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Some Republicans are celebrating the 'good news' of Mitch McConnell's retirement: 'Better days are ahead'

Senate Minority Leader Mitch McConnell of Kentucky at a press conference on Capitol Hill on February 6, 2024.
Senate Minority Leader Mitch McConnell of Kentucky at a press conference on Capitol Hill on February 6, 2024.Bill Clark/CQ-Roll Call via Getty Images
  • Mitch McConnell just announced he's stepping down, and some Republicans are already cheering.

  • That's despite the longtime GOP leader's record of securing wins for conservatives.

  • "Better days are ahead for the Republican Party," said Rep. Matt Gaetz of Florida.

Mitch McConnell may be a longtime Democratic boogeyman, but it's mostly fellow Republicans trashing the Senate Minority Leader after he announced that he would step down from his leadership post.

"Our thoughts are with our Democrat colleagues in the Senate on the retirement of their Co-Majority Leader Mitch McConnell," wrote the official account of the hardline House Freedom Caucus, referring to the long-serving Kentucky Republican as a Democrat from Ukraine.

"Better days are ahead for the Republican Party," wrote Rep. Matt Gaetz of Florida, referencing not just McConnell's plans to step down in November but the ousting of House Speaker Kevin McCarthy and the impending resignation of RNC Chairwoman Ronna McDaniel.

"This is good news," said Republican Sen. Josh Hawley of Missouri, a longtime McConnell critic who backed Sen. Rick Scott of Florida when he challenged McConnell for his job last year.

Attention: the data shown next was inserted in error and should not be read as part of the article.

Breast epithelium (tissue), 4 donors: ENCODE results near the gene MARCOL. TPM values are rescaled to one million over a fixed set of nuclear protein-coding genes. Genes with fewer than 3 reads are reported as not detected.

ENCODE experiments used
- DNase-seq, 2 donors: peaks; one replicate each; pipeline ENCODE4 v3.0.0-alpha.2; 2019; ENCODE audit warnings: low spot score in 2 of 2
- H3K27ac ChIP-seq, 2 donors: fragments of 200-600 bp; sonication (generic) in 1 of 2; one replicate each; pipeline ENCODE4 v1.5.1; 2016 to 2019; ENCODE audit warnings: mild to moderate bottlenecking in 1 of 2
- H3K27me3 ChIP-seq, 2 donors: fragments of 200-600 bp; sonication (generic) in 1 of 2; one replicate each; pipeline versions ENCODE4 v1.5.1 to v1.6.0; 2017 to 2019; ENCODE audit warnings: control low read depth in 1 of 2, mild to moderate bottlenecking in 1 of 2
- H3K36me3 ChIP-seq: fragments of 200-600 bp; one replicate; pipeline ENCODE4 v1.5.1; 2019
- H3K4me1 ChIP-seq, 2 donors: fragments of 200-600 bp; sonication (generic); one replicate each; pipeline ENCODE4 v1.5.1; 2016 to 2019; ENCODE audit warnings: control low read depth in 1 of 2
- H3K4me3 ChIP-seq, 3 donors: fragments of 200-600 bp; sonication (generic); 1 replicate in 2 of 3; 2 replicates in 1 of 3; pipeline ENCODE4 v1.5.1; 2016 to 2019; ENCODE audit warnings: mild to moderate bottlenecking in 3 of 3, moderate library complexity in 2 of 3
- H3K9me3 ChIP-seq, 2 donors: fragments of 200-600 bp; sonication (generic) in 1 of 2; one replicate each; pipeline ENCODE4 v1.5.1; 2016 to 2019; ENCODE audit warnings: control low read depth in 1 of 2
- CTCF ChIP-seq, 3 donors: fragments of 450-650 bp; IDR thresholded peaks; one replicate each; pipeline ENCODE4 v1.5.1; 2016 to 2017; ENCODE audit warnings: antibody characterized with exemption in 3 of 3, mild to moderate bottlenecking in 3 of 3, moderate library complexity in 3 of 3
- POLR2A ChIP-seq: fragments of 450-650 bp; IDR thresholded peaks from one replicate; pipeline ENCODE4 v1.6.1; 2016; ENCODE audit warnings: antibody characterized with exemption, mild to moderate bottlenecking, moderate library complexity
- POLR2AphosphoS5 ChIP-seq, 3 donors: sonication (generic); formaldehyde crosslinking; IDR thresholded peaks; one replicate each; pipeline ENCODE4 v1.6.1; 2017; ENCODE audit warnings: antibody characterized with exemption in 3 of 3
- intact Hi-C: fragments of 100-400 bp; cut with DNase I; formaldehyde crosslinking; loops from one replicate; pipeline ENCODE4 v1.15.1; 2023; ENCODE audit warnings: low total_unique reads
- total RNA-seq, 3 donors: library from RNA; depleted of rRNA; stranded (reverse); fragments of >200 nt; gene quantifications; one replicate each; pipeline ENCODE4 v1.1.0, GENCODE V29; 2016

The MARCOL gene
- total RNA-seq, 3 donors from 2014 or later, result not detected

"One of his great legacies will be the avalanche of corporate money that has disfigured our politics," Hawley told POLITICO, even though he benefited from over $20 million in spending from McConnell's super PAC when he ran for Senate in 2018.

Scott, for his part, hailed McConnell's decision as an "opportunity" to "actually reflect the aspirations of voters."

Compare that to the reaction from McConnell's Democratic counterpart, Senate Majority Leader Chuck Schumer.

"I am very proud that we both came together in the last few years to lead the Senate forward at critical moments when our country needed us," wrote Schumer, referencing pandemic-era stimulus legislation, certifying the election on January 6, 2021, and their agreement on providing aid to Ukraine.

Despite the detractors, plenty of GOP senators issued statements celebrating McConnell's tenure on Wednesday.

Many touted his record of filling the country's federal judiciary with conservatives, including securing the confirmation of three conservative Supreme Court Justices who were nominated by former President Donald Trump.

Most controversially, that involved refusing to hold confirmation hearings on Supreme Court nominee Merrick Garland during President Barack Obama's final year in office.

But McConnell comes from a different generation than many House and Senate Republicans, and he's had a famously frosty relationship with Trump since January 6.

Furthermore, many Republicans view McConnell's staunch support for Ukraine as being out of step with the priorities of the party's base, and he's been lambasted from the right for working with Schumer and Senate Democrats on bipartisan initiatives in recent years.

Republican Sen. Mike Lee of Utah alluded to this criticisms in a terse statement on McConnell's retirement, saying he hopes "he chooses to spend the remainder of his time fighting to secure America's borders and unifying our conference."

It's unclear exactly who will succeed McConnell, but three men named John have been seen as likely contenders for some time.

Read the original article on Business Insider